PROVO — The events that transpired in the last days of World War I were still vivid in Calvin S. Smith’s memory 17 years later.
Smith, the son of then-President Joseph F. Smith and one of three Latter-day Saint chaplains that served in The Great War, recalled what he saw and heard on Nov. 11, 1918, in an article for the Deseret News published Nov. 11, 1935.
In the article, Calvin Smith wrote about being with the 3rd Battalion of the 362nd Infantry in a town called Oudenaarde, Belgium. He and other soldiers were walking through the town when they met a French soldier mounted on a horse.
Provided by Saints at War
Calvin S. Smith, the son of Joseph F. Smith, was one of three Latter-day Saint chaplains who served during the Great War.
“He was unsteady in the saddle as though he had been drinking,” Smith wrote. “As he passed us he waved his hand and called out to us ‘Le guerre est finie!’ (‘The war is over!’) and rushed on.”
A few minutes later, a group of officers wearing “service hats” instructed the soldiers to do the same. “You can wear your service cap now. The war is over,” a Maj. Stephens told the group.
While absorbing the news, Smith was assigned to see to the burial of an American soldier recently killed in action, which he did.
“In this manner we learned of the armistice,” Smith wrote. “Men were skeptical about an armistice. Rumor and hearsay had been so bounteous that men could not believe. The news was too good to be true.”
Smith’s wartime service is one of many interesting Latter-day Saint connections to World War I that people can learn more about while attending the Saints at War Conference at Brigham Young University on Saturday, Nov. 10, from 9 a.m. to 2 p.m.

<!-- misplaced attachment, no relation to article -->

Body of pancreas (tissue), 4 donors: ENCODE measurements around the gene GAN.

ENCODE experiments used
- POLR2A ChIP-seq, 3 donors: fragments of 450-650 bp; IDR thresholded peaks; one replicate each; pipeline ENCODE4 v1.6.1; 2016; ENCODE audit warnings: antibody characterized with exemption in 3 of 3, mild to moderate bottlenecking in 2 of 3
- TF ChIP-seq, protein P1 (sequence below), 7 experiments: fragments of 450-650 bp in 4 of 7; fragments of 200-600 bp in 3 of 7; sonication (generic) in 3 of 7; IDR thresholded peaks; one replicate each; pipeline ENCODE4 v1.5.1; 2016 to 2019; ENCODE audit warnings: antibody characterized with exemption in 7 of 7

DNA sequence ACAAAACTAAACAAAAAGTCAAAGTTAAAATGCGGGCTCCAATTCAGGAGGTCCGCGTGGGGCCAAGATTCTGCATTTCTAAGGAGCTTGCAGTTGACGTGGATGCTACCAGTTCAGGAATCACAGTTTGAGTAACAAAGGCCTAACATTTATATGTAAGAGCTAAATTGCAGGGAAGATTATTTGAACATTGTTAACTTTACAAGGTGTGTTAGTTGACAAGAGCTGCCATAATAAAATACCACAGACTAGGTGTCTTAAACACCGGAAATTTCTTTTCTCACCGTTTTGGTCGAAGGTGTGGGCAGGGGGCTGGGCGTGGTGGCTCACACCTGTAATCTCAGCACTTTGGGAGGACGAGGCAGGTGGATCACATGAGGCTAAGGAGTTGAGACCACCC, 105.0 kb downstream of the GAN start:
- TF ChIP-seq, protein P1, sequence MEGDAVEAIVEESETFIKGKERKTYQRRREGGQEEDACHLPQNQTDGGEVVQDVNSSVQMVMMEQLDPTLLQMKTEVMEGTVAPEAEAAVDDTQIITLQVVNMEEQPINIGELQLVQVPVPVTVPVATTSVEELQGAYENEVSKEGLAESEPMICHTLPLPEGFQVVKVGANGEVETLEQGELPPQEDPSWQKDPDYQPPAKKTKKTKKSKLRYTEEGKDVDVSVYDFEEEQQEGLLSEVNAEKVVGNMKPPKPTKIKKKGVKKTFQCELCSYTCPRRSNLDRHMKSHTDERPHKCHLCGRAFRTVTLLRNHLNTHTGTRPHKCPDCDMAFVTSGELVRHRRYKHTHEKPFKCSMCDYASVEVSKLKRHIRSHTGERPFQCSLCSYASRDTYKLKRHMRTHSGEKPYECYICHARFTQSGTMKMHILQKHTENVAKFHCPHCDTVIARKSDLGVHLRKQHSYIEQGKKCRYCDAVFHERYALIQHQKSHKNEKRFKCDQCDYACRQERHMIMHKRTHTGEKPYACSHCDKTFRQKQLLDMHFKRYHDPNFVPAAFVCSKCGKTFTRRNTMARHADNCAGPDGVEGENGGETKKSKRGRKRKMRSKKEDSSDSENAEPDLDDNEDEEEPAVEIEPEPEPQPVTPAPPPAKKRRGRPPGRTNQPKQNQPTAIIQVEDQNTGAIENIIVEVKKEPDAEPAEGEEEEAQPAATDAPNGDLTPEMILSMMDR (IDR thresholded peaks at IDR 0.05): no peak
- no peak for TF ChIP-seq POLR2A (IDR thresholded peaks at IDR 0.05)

Robert C. Freeman, director of the Saints at War project and a professor at BYU, said this conference is for everyone, especially veterans and their families.
“We want those who are interested in military history and service to God and country to come,” Freeman said. “I never served in the military, but I have such great admiration for those who have. It’s just a way for us all to show we haven’t forgotten them or the price they paid. It’s a way to express gratitude for freedom and to honor the sacrifice of those who have gone before us and who guard our liberties today.”
Provided by Greg Kofford Books
Pvt. Thomas Neibaur is pictured after World War I. Neibaur was the first Latter-day Saint to receive the Medal of Honor.
The conference will commemorate the 100th anniversary of the Great War and honor the military service of all members of The Church of Jesus Christ of Latter-day Saints. Elder Bruce A. Carlson, an emeritus general authority and retired four-star general in the Air Force, will be the keynote speaker at the event, which will be held in the BYU Conference Center. Other speakers include Kenneth Alford, …read more
Source:: Deseret News – Utah News